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Breaking Down the Misconceptions About NSF/ANSI/CAN 61 and PEX Pipe in Recent Study

NSF breaks down the key pieces of misinformation regarding PEX and NSF/ANSI/CAN 61.

The study “Crosslinked polyethylene (PEX) drinking water pipe: Carbon leaching, impacts on microbial growth, and developmental toxicity to zebrafish” by Christian Ley Mathews, Ola Wasel, Kristofer P. Isaacson, Caitlin R. Proctor, Miriam Tariq, Amisha D. Shah, Jennifer L. Freeman and Andrew J. Whelton contains several key pieces of misinformation regarding PEX and NSF/ANSI/CAN 61: Drinking Water System Components-Health Effects. The study does a disservice to the plumbing industry by diverting attention away from respected, well-established testing and health standards. It is important that consumers understand the science involved in testing PEX products to NSF/ANSI/CAN 61 to evaluate their suitability for use in drinking water systems that we all use daily.

According to the authors, the scope of this study was to:

  1. Characterize the drinking water total organic carbon (TOC) concentration changes caused by PEX and cell growth
  2. Identify the compounds leached from PEX using two extraction approaches, water and n-hexane
  3. Directly measure acute and developmental toxicity effects of the PEX contact waters on zebrafish

The Trust of NSF/ANSI/CAN 61

NSF/ANSI/CAN 61 is the US and Canadian national standard for evaluating health effects of all drinking water components. It is also required in many other countries in South America, the Middle East and Asia.

The testing methods in NSF/ANSI/CAN 61 are representative of daily use so that exposure levels can be realistically assessed. To receive standard certification, any contaminants that migrate from the product must meet toxicology safety thresholds. The standard requirements are rigorous and based on scientific methods to ensure the highest level of public health protection. Additionally, the standard is consistently reevaluated to ensure it meets the latest science and technology available.

TOC Testing

The testing of TOC migration concentrations in this study involved exposing pipe to high concentrations of chlorine (200mg/L) for three hours followed by leaching studies with chlorine between 0 and 3.5 mg/L for up to 120 hours. These levels of chlorine are well beyond what would be found in a typical plumbing system. While water may occasionally sit stagnant for several days, it would not be a normal daily occurrence to drink water that has been stagnant for 120 hours. Additionally, the value of TOC testing is low because results cannot be associated with health-based acceptance criteria. Testing to NSF/ANSI/CAN 61 quantifies each individual contaminant and evaluates the toxicology of those contaminants.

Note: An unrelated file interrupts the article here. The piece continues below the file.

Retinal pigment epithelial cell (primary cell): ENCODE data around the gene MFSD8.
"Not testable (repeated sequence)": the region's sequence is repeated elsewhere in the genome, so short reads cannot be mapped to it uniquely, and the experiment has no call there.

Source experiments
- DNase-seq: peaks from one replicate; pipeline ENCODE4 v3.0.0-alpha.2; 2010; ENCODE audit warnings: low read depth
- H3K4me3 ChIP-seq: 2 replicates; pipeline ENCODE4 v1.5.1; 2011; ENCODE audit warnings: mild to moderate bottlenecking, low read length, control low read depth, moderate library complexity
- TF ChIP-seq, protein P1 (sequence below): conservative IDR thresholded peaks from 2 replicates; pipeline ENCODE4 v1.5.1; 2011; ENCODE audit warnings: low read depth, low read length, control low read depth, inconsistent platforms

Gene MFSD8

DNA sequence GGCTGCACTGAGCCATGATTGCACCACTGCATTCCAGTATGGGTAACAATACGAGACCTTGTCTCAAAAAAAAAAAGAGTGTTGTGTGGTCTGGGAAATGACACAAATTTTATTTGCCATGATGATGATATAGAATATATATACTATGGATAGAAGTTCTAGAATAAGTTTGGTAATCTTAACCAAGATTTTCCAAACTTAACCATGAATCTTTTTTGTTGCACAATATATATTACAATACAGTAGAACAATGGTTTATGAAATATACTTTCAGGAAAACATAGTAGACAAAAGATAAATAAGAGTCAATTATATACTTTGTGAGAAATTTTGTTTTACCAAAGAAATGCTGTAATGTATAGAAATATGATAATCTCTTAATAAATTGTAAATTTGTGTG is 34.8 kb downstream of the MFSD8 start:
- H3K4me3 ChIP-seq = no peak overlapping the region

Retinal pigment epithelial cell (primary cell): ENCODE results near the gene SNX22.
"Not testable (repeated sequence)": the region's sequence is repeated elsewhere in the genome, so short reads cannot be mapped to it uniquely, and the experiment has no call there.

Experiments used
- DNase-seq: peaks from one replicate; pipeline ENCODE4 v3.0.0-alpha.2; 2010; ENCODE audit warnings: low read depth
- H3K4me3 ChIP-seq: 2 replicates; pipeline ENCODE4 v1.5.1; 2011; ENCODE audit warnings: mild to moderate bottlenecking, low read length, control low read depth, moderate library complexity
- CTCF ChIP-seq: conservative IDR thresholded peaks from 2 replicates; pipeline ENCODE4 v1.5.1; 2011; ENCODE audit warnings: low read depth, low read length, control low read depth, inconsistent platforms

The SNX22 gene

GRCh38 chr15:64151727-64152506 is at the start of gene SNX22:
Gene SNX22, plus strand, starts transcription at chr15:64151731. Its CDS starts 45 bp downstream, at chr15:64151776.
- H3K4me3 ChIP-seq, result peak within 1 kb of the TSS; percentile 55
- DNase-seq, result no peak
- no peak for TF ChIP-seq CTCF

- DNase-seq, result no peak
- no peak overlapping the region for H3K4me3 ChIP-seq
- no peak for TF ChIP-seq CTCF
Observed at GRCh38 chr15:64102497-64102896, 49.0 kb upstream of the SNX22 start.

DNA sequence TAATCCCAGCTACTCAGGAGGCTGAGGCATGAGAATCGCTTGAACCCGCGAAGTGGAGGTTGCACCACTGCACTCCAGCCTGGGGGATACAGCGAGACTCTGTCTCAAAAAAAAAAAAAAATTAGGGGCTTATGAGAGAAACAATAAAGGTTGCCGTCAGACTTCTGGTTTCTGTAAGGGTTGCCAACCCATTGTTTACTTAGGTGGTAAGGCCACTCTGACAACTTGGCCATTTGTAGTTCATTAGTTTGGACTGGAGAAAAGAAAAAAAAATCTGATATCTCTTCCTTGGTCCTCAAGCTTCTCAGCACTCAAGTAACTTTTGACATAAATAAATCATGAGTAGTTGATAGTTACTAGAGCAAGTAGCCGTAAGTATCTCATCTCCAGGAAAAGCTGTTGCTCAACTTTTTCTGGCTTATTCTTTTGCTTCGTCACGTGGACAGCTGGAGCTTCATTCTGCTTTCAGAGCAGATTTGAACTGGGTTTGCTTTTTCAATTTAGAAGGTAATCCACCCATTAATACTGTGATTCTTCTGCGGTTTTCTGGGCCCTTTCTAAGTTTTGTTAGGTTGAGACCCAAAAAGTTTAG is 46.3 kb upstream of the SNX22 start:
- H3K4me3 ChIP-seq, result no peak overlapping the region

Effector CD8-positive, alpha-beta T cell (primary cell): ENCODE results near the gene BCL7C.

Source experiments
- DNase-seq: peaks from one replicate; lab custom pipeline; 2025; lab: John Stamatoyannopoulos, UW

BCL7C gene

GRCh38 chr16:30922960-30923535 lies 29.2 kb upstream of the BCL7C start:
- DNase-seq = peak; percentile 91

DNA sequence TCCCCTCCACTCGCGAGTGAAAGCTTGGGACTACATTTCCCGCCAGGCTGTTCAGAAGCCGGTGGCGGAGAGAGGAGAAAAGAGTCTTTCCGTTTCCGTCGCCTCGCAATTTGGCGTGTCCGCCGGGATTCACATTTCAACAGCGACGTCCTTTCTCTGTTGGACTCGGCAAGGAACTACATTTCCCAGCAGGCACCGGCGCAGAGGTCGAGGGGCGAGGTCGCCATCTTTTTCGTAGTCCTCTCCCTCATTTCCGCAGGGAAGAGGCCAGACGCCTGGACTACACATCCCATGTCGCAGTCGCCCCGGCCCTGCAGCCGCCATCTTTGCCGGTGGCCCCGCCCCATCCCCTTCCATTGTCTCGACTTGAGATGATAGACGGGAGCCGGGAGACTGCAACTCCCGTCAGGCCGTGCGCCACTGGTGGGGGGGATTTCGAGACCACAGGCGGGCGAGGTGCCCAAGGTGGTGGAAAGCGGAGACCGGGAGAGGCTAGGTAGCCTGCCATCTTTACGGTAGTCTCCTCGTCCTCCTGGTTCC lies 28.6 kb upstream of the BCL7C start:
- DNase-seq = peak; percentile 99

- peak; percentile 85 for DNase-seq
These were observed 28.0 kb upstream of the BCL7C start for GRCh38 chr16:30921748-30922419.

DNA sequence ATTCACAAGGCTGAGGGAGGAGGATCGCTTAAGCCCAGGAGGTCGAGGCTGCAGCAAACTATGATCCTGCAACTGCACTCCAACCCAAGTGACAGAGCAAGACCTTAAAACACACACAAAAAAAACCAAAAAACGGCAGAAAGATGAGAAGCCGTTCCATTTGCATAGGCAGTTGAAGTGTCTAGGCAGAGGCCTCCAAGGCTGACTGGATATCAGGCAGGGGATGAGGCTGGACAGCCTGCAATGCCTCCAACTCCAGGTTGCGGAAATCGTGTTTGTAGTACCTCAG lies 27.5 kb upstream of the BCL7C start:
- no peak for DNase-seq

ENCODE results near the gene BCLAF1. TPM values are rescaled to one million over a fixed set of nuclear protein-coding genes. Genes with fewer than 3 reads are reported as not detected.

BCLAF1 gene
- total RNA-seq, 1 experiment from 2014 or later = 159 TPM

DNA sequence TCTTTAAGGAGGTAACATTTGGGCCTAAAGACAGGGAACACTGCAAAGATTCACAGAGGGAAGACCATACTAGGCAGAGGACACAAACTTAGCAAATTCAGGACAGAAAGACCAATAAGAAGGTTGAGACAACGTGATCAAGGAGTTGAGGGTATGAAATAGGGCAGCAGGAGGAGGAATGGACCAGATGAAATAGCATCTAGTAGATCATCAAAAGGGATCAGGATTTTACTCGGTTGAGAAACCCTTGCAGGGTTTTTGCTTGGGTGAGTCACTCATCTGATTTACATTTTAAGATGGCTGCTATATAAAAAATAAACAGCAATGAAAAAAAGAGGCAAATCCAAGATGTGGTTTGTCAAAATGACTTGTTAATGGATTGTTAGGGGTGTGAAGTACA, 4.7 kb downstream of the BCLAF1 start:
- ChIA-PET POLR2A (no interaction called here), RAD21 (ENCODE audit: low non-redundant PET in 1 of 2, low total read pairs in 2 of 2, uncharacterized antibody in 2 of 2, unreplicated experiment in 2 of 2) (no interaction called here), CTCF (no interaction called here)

Observed Contaminants

The study did not provide the concentration of the contaminants, which are needed to evaluate the data for health concerns; therefore, no statement on the toxicological impact of the extractables is possible. The daily dose of contaminants that an individual would receive is important as the purpose of NSF/ANSI/CAN 61 is to measure and evaluate the potential health effects of the contaminants consumed on a daily basis over the lifetime of a person. Additionally, the extraction protocols used in the study to identify contaminants that may migrate from PEX were not representative of normal use.

Most of the contaminants that were observed were extracted using n-hexane. N-hexane is an organic solvent, similar to gasoline, that is not representative of drinking water. This testing environment is not representative of normal use scenarios considering contaminants that are not soluble in water, and thus would not extract, may be soluble in n-hexane. For this reason, it is not surprising that contaminants were detected using the solvent. In order to draw an accurate test result for end-use application, real world scenarios must be used. In this case, they were not.

Additionally, most of the contaminants reported in the study are not commonly detected in standardized testing using drinking water for extraction. Most importantly, all identified contaminants in the study are currently included in the NSF/ANSI/CAN 61 test procedures and therefore, if identified, would need to be present at the pre-established safe levels of exposure for the product to be certified (see NSF/ANSI/CAN 600 for current drinking water criteria).


Zebrafish were used to test for potential toxicity resulting from long term exposure of water in PEX tubing for 60 days. The data showed that no alterations in hatching rates, survival rates or behavior occurred in the zebrafish population under any condition. Significant changes were detected in total body length and brain length for PEX-b and PEX-c at 23°C, which the researchers claim indicates abnormal development. However, the standard deviation of these measurements was greater than the difference between treated and control means, and interestingly, no significant changes occurred for any PEX at 55°C, where increased temperature would be expected to increase leachates. Furthermore, drinking water that has been stagnant for 60 days is not a normal everyday occurrence and is not representative of the normal environment of zebrafish or water consumed by humans.

Key Takeaway

In summary, the study used unrealistic end-use scenarios and extraction methods, developed data that was often not duplicated in standardized testing, and reported results that could not be accurately evaluated for health effects. NSF is committed to protecting public and planet health and is confident in the requirements set in the standard. Separate from its testing services, NSF encourages interested parties to participate in the well-established, scientifically-supported standards development process to help support public health protection.

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